More than 550 guests — including Home Secretary Amber Rudd, the president of the World Jewish Congress Ronald Lauder, and the new French Ambassador to Britain, Jean-Pierre Jouyet on his first day in post — heard the Scottish Conservative leader Ruth Davidson praise the way in which Scottish politicians had tackled anti-Semitism.

Ms Davidson, in conversation with the BBC’s director of news and current affairs, James Harding, at the Board of Deputies president’s dinner, said: “In Scotland we have seen an issue, particularly with some of the Jewish community. We’ve seen some terrible things daubed on the side of a temple, we’ve seen a senior rabbi faced with people who were giving Nazi salutes as he went to a place of worship.

“One of the things I’m proud of in Scotland is that there is actually political leadership against this.”

Widely admired as a forthright politician who has rebuilt the Conservative Party in Scotland, Ms Davidson was happy to praise one of her predecessors, Lord Balfour, the centenary of whose Balfour Declaration about a Jewish homeland is being celebrated this year.

She was happy to describe herself as a “friend of Israel, but a critical friend”, noting that in the last 10 years there had been a 60 per cent rise in trade between Scotland and Israel.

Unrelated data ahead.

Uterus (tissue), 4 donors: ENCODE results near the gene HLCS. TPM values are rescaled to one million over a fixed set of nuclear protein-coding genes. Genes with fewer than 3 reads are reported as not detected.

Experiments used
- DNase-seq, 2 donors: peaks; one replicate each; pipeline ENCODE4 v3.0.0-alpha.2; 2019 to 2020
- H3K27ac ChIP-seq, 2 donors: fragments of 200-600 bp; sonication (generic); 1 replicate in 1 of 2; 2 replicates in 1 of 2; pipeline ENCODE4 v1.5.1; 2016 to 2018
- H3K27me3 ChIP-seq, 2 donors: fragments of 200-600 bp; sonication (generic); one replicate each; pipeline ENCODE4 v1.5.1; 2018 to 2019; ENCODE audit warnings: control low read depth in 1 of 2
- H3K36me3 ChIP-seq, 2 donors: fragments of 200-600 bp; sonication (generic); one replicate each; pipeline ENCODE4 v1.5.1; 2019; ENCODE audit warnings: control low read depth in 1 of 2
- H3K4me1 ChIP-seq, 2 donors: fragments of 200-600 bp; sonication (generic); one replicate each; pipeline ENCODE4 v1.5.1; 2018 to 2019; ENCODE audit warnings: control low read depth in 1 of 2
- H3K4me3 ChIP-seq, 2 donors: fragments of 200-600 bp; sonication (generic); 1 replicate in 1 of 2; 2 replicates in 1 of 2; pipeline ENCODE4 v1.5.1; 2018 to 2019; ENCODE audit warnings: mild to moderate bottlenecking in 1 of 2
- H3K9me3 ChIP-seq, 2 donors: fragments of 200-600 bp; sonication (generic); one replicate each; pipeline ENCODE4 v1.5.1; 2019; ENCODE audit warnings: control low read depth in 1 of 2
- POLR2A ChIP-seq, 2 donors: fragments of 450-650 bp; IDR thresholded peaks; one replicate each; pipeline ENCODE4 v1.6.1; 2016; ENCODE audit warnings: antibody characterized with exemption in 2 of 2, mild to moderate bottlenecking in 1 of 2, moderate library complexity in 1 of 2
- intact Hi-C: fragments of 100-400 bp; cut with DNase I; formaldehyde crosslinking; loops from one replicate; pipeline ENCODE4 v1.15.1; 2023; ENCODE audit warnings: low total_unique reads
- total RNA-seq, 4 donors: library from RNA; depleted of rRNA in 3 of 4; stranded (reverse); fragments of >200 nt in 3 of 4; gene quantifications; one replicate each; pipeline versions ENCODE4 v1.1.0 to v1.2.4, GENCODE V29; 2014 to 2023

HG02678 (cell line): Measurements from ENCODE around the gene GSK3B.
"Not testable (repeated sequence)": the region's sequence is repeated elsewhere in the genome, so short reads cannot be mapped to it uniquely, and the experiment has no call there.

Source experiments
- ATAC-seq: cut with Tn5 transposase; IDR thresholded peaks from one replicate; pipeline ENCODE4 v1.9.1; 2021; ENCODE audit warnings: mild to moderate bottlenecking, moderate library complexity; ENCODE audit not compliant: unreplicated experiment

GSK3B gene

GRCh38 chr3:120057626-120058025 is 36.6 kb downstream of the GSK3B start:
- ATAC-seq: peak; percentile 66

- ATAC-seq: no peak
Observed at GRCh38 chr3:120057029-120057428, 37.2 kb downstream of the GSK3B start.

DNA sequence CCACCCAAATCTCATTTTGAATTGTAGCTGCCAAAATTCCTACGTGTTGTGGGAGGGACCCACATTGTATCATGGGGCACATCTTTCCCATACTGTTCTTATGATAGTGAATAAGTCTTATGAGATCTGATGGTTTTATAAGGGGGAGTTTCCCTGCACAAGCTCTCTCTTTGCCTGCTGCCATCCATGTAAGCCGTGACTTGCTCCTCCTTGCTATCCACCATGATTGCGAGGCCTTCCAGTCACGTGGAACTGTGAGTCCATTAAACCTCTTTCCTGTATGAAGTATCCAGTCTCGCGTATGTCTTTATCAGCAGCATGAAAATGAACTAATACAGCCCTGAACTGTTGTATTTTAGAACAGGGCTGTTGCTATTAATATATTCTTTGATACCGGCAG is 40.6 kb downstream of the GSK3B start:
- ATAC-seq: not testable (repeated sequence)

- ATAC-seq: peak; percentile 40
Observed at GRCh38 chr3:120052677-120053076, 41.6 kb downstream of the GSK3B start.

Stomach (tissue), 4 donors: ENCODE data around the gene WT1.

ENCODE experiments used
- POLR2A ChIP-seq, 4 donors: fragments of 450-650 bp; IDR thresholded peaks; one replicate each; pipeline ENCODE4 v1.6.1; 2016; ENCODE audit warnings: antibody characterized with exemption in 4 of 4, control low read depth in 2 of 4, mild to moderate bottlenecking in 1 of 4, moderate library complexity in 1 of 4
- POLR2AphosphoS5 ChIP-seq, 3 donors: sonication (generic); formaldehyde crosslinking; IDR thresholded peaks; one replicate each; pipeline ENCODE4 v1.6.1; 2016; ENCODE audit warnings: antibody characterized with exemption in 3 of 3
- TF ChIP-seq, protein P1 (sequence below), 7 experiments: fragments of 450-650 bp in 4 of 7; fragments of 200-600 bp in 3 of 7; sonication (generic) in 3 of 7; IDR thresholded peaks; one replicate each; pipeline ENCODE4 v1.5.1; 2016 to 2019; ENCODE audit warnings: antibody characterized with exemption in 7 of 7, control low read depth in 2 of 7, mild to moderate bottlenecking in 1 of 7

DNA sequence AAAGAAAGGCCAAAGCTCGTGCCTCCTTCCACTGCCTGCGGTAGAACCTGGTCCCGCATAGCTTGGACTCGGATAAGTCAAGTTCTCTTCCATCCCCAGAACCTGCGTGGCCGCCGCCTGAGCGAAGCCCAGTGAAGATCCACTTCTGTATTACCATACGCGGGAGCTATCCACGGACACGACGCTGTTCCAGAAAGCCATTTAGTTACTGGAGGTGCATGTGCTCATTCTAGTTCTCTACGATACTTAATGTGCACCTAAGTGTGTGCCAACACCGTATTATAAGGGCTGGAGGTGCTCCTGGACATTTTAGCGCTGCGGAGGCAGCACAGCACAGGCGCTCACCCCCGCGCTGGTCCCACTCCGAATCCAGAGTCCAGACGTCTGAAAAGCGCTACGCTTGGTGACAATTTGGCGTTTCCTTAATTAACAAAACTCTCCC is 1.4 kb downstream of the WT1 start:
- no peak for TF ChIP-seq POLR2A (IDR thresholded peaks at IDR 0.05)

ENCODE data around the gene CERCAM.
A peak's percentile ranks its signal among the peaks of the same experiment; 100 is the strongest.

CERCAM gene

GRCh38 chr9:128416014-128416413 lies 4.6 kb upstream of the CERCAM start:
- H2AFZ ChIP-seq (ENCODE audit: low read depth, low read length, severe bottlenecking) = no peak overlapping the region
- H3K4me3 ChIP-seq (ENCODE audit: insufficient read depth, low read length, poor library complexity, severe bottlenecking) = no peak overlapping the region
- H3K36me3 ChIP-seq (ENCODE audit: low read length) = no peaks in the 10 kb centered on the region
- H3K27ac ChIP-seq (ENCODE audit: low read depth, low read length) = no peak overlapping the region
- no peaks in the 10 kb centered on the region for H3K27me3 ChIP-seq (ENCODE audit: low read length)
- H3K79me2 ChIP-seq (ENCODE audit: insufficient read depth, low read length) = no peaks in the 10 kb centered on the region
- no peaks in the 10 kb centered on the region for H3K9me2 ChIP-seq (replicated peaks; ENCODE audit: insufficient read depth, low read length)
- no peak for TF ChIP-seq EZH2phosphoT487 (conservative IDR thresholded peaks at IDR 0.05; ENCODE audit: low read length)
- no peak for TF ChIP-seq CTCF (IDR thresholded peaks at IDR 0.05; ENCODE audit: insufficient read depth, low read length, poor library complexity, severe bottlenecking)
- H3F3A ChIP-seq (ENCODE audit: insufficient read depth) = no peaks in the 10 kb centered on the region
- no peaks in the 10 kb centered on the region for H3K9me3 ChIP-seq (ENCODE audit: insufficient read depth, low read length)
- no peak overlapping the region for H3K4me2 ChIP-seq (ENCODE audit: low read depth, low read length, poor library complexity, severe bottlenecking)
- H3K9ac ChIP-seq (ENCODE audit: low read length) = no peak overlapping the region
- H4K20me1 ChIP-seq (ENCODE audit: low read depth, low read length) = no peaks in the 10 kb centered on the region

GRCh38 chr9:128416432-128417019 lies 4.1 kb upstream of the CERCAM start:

However, she was less keen on what she termed “illegal settlements”.

Left-Right: World Jewish Congress President Ronald Lauder, Home Secretary Amber Rudd, Board of Deputies President Jonathan Arkush, Scottish Conservative leader Ruth Davidson and Board of Deputies CEO Gillian Merron

Left-Right: World Jewish Congress President Ronald Lauder, Home Secretary Amber Rudd, Board of Deputies President Jonathan Arkush, Scottish Conservative leader Ruth Davidson and Board of Deputies CEO Gillian Merron

Though Mr Harding teased Ms Davidson about the possibility of her leading the Conservative Party, the politician jokingly confided that her real ambition was to appear on Strictly Come Dancing.

The Board’s president, Jonathan Arkush, paid tribute to the community members who enable the organisation to do its important work. He said: “Without you there would be no Board of Deputies. We would not be able to serve our community, our community’s future, which is also your future”.

Members of the World Jewish Congress executive, holding its annual meeting in London this week, and representing 20 countries around the world, attended the dinner, as did British ambassador to Israel, David Quarrey.